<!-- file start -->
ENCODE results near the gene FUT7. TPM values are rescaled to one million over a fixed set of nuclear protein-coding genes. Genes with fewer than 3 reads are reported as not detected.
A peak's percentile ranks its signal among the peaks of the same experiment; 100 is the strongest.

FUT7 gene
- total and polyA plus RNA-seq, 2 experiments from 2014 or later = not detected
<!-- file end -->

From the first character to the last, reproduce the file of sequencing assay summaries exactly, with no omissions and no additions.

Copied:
ENCODE results near the gene FUT7. TPM values are rescaled to one million over a fixed set of nuclear protein-coding genes. Genes with fewer than 3 reads are reported as not detected.
A peak's percentile ranks its signal among the peaks of the same experiment; 100 is the strongest.

FUT7 gene
- total and polyA plus RNA-seq, 2 experiments from 2014 or later = not detected